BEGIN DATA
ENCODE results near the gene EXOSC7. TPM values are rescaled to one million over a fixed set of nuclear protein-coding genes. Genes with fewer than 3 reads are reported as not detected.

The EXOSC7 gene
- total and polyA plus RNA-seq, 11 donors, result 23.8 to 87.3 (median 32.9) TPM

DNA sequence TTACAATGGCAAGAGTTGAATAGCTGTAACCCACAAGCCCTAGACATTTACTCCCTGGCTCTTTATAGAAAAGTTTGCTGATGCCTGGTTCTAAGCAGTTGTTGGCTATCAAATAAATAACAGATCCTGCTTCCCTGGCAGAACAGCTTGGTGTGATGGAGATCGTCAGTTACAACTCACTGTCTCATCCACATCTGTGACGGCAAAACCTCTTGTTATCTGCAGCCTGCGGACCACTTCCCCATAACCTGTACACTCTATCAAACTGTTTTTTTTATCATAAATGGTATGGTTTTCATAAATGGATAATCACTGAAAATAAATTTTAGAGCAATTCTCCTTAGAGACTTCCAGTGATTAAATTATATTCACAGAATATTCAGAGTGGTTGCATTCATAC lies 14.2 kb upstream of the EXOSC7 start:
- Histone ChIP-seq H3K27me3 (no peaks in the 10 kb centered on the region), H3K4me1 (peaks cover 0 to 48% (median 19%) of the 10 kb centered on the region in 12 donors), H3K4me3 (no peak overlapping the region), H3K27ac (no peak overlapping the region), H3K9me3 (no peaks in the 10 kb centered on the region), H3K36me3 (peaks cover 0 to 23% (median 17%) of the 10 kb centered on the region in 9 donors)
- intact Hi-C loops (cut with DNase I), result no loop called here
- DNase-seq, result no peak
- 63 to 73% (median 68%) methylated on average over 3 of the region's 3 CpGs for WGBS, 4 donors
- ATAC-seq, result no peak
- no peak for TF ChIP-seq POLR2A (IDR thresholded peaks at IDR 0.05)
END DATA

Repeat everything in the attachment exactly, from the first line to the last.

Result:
ENCODE results near the gene EXOSC7. TPM values are rescaled to one million over a fixed set of nuclear protein-coding genes. Genes with fewer than 3 reads are reported as not detected.

The EXOSC7 gene
- total and polyA plus RNA-seq, 11 donors, result 23.8 to 87.3 (median 32.9) TPM

DNA sequence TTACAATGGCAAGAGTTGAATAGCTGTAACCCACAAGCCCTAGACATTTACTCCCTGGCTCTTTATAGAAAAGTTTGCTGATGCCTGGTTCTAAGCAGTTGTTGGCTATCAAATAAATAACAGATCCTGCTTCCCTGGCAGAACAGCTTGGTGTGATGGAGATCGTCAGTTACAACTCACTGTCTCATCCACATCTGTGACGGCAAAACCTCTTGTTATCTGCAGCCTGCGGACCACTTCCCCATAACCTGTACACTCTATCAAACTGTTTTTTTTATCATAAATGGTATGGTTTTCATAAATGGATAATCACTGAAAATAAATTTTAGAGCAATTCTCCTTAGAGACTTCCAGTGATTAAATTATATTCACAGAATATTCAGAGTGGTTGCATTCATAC lies 14.2 kb upstream of the EXOSC7 start:
- Histone ChIP-seq H3K27me3 (no peaks in the 10 kb centered on the region), H3K4me1 (peaks cover 0 to 48% (median 19%) of the 10 kb centered on the region in 12 donors), H3K4me3 (no peak overlapping the region), H3K27ac (no peak overlapping the region), H3K9me3 (no peaks in the 10 kb centered on the region), H3K36me3 (peaks cover 0 to 23% (median 17%) of the 10 kb centered on the region in 9 donors)
- intact Hi-C loops (cut with DNase I), result no loop called here
- DNase-seq, result no peak
- 63 to 73% (median 68%) methylated on average over 3 of the region's 3 CpGs for WGBS, 4 donors
- ATAC-seq, result no peak
- no peak for TF ChIP-seq POLR2A (IDR thresholded peaks at IDR 0.05)